Food for Thought Curriculum
Food for Thought is a nutrition education curriculum for preschoolers. The curriculum is structured around five units, namely, Fall Fruits and Vegetables, Winter Fruits and Vegetables, Go-Grains, Power up with Proteins, and Spring Snacking. There are 32 lessons in the curriculum and each lesson features a nutrition activity and integrates educational domains such as language arts, mathematics and science concepts.
Food for Thought Files to View or Download (PDF)
Food for Thought Training Videos
Nutrition education must be an integral part of preschool routines in order to help reduce obesity among preschoolers and to help children establish healthy eating habits.
In that regard, the California Department of Education, Nutrition Services Division in collaboration with the Fresno City College California Professional Nutrition Education and Training (Cal-Pro-NET) Center provided eleven statewide trainings on the Food for Thought (FFT) nutrition education curriculum in spring and summer of 2011. These trainings were possible thanks to the California Department of Food and Agriculture Specialty Crop Block Grant.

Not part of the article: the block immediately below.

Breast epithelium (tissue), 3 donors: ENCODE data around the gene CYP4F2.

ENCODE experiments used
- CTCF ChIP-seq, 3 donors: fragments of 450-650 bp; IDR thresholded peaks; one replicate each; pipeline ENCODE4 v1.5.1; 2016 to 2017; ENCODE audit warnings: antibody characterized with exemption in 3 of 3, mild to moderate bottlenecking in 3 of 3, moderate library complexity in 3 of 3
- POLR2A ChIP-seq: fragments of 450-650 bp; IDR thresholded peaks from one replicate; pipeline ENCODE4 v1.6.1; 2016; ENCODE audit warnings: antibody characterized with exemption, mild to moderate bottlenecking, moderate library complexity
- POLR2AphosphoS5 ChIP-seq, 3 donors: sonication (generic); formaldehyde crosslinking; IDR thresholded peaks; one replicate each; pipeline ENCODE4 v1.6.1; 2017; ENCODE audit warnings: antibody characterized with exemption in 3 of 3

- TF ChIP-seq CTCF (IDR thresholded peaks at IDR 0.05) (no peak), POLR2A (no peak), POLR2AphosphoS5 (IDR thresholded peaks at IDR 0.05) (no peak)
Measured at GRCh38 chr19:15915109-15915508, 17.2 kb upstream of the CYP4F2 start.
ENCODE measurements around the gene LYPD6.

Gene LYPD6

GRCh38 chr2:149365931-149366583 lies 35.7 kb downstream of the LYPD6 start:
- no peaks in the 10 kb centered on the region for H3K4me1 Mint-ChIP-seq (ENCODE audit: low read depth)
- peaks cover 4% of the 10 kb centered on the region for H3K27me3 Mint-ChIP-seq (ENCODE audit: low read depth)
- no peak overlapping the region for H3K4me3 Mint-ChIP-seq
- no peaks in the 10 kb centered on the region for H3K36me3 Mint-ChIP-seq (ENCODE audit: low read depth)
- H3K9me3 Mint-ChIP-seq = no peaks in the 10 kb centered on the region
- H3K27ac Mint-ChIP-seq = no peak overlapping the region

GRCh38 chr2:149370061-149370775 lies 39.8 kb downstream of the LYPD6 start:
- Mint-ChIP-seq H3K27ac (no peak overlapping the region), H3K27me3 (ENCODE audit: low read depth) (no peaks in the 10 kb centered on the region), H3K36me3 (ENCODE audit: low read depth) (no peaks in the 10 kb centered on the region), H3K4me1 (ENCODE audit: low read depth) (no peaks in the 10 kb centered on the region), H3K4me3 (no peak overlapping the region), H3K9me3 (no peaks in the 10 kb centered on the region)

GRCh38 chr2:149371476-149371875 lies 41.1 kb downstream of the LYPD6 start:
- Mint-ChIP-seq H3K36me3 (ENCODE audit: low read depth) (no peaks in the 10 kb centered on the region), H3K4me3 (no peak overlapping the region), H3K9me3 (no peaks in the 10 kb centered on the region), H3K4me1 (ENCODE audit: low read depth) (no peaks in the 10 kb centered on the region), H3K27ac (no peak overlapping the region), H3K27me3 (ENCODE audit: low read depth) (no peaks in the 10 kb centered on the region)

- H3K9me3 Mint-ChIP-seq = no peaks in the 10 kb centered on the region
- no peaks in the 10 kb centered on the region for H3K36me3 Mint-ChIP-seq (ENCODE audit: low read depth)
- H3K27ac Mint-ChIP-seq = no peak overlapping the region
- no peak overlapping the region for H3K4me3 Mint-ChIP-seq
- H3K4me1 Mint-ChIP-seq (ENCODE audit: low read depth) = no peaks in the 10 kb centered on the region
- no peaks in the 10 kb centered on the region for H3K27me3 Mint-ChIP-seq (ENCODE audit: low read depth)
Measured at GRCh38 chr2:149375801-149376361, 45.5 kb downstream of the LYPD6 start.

The goal of the trainings was to give child care professionals ideas and resources on how to promote the acceptance and consumption of fruits and vegetables among their preschoolers by using the FFT curriculum.
One of the great aspects of the FFT curriculum is that it brings preschoolers in direct contact with fruits and vegetables and it allows for quality interactions and teacher-facilitated instruction. The curriculum supports the Preschool Learning Foundations Volumes 1 and 2, and the Desired Results for Children and Families system.
The FFT statewide trainings were conducted by April Cunningham, the primary author of the curriculum. Ms. Cunningham worked for many years as the Food Program Coordinator for the Child Development Program at North Coast Opportunities Head Start in Ukiah. She worked diligently with teachers and food service staff to successfully integrate nutrition education at all of her child development centers. She currently works with the Community Action program and is involved in various projects relating to nutrition education, gardening, and farm to fork efforts.
Select the links below to view recordings of live presentations by April Cunningham of the Food for Thought nutrition education curriculum training.